Rep. Deb HaalandDeb HaalandOVERNIGHT ENERGY: US officially rejoins Paris climate agreement | Biden Energy Dept orders sweeping review of Trump energy rules | Texas power grid was ‘seconds and minutes’ from total failure, officials say OVERNIGHT ENERGY: Five things to know about Texas’s strained electric grid | Biden honeymoon with green groups faces tests | Electric vehicles are poised to aid Biden in climate fight Overnight Energy: Biden administration reverses Trump changes it says ‘undermined’ conservation program | Biden administration delays Trump rule allowing companies to pay less money for drilling on federal lands MORE (D-N.M.), President BidenJoe BidenBiden to hold moment of silence for 500K COVID-19 deaths Publix offers employees who get COVID-19 vaccine a 5 store gift card Schumer says he’s working to find votes to confirm Biden’s OMB pick MORE‘s nominee to lead the Interior Department, is expected to testify at her confirmation hearing Tuesday that fossil fuels will continue to “play a major role” in the U.S. but that the country must work harder to address climate change.
“There’s no question that fossil energy does and will continue to play a major role in America for years to come. I know how important oil and gas revenues are to fund critical services,” an advance copy of Haaland’s prepared statement to the Senate Energy and Natural Resources Committee says.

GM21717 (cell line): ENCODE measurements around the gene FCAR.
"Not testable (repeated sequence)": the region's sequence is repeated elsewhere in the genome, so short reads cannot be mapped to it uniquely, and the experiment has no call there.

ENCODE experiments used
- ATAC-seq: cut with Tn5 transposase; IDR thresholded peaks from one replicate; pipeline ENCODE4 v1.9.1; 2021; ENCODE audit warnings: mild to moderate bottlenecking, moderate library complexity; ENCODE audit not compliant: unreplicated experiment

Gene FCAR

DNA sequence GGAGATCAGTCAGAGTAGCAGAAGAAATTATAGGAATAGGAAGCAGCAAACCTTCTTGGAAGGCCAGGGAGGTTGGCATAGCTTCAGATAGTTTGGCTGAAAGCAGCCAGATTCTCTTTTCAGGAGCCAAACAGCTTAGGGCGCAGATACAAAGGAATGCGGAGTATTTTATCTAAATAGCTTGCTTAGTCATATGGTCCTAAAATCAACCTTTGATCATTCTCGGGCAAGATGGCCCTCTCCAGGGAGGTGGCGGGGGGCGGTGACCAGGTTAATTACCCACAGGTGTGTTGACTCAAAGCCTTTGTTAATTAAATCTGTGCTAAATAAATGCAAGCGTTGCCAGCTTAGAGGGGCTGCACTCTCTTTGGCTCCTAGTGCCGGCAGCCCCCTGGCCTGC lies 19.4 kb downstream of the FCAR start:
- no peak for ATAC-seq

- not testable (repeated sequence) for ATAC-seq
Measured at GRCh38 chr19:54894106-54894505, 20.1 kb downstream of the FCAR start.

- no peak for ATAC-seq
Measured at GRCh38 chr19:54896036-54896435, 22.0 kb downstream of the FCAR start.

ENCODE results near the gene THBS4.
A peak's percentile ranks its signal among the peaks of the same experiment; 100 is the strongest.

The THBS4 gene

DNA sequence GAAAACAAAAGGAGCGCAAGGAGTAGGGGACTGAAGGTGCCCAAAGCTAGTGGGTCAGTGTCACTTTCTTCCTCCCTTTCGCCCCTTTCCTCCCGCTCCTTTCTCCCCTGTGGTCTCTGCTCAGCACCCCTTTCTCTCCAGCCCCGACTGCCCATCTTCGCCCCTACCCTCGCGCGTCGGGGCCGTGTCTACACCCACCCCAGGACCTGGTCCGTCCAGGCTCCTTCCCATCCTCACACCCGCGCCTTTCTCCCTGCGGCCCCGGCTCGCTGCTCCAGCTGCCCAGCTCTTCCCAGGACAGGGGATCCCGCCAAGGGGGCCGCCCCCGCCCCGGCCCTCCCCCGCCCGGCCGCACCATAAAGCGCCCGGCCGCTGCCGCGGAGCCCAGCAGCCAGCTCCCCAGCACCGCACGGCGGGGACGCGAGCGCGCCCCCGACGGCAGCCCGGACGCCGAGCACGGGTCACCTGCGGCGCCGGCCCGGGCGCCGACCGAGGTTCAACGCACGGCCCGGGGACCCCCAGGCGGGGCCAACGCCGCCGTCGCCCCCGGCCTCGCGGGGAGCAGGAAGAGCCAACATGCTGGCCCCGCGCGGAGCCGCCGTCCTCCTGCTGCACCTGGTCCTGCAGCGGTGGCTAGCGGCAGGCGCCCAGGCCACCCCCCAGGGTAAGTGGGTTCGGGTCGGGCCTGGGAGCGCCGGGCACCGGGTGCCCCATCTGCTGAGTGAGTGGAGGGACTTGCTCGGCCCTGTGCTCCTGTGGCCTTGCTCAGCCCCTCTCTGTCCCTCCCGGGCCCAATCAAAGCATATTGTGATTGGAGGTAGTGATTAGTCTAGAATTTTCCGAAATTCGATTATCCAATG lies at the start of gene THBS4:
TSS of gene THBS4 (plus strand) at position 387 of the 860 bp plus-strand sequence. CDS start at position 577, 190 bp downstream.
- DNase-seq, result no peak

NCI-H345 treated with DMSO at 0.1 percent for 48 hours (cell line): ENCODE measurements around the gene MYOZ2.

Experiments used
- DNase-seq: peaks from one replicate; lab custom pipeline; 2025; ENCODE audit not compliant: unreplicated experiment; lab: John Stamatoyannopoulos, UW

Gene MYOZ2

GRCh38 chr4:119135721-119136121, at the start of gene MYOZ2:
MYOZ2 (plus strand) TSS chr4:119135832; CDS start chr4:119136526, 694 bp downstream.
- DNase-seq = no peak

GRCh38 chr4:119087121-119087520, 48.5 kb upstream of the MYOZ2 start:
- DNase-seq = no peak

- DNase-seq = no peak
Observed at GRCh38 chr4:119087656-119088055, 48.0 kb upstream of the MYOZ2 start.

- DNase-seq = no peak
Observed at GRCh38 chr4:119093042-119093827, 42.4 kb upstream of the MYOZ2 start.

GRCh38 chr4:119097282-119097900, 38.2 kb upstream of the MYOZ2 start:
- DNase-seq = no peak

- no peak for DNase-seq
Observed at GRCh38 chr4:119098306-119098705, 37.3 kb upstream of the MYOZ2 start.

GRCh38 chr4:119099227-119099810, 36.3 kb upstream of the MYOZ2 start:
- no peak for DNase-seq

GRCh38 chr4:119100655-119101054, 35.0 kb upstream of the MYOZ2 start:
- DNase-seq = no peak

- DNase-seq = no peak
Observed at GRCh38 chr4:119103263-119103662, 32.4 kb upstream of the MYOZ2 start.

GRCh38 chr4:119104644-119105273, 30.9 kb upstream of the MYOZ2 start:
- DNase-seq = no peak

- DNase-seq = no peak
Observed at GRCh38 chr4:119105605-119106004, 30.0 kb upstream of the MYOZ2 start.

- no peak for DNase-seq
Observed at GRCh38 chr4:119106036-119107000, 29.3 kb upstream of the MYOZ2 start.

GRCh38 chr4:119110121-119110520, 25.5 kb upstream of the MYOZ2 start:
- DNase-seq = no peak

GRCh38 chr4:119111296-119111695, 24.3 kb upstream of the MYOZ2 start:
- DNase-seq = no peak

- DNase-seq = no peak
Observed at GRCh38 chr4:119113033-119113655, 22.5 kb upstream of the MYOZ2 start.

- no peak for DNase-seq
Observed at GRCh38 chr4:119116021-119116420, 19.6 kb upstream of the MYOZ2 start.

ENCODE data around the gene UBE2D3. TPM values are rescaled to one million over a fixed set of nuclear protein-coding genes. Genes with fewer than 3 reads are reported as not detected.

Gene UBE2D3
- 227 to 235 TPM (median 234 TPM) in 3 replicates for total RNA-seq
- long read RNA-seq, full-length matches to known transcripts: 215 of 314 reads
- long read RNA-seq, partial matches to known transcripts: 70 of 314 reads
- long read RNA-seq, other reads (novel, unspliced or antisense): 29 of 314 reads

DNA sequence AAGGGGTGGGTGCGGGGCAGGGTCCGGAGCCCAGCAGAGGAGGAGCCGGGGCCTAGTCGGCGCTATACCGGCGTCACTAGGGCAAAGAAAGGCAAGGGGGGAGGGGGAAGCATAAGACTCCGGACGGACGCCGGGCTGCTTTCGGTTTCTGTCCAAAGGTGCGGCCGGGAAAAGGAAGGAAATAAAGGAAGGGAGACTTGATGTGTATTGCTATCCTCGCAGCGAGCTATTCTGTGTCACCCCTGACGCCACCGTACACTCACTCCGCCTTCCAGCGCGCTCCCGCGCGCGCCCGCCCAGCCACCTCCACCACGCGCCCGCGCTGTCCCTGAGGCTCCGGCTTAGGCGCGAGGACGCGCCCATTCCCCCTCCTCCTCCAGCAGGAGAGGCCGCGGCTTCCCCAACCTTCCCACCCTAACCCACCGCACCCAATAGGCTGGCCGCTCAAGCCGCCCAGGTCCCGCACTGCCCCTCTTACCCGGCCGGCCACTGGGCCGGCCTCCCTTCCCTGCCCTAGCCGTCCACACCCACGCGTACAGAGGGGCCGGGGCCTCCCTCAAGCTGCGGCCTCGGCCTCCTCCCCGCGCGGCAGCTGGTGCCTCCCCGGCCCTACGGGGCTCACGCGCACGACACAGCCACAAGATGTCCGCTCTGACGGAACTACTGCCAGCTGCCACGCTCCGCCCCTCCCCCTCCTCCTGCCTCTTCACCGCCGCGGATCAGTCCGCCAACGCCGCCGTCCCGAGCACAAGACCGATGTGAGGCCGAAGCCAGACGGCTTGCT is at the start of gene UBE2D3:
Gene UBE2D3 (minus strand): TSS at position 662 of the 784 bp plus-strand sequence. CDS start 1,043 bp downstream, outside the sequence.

“But we must also recognize that the energy industry is innovating, and our climate challenge must be addressed,” Haaland plans to add. “Together we can work to position our nation and all of its people for success in the future, and I am committed to working cooperatively with all stakeholders, and all of Congress, to strike the right balance going forward. “
Her planned testimony says that this balance will include “harnessing the clean energy potential of our public lands to create jobs and new economic opportunities.”
It also acknowledges that her nomination is historic, as she would be the first Native American Cabinet secretary, and she’ll be leading a department that has significant responsibilities to the country’s 574 federally recognized tribes.
“The historic nature of my confirmation is not lost on me, but I will say that it is not about me,” she wrote. “Rather, I hope this nomination would be an inspiration for Americans — moving forward together as one nation and creating opportunities for all of us.”
Haaland, who has expressed support for the Green New Deal and opposition to fracking, is a favorite among progressives.
However, even before the hearing, her nomination is facing some Republican pushback, with Sen. Steve DainesSteven (Steve) David DainesGOP senators call Capitol riot videos ‘disturbing,’ ‘powerful,’ ‘graphic’ Centrist Democrats pose major problem for progressives Overnight Energy: Biden faces calls to shut down Dakota Access pipeline | Hackers breach, attempt to poison Florida city’s water supply | Daines seeks to block Haaland confirmation to Interior MORE (R-Mont.) saying he’ll attempt to block her confirmation.
She also has some bipartisan support, however, with GOP Alaska Rep. Don YoungDonald (Don) Edwin YoungHouse Republicans who didn’t sign onto the Texas lawsuit Five Republicans vote for bill to decriminalize marijuana House passes sweeping reform bill to decriminalize marijuana MORE slated to introduce her.
Biden has said he does not support an all-out ban on fracking and has sought to distance himself from the Green New Deal.
On the campaign trail, he did say he supported banning new oil and gas permits on public lands, and he has temporarily paused new leases on federal land.
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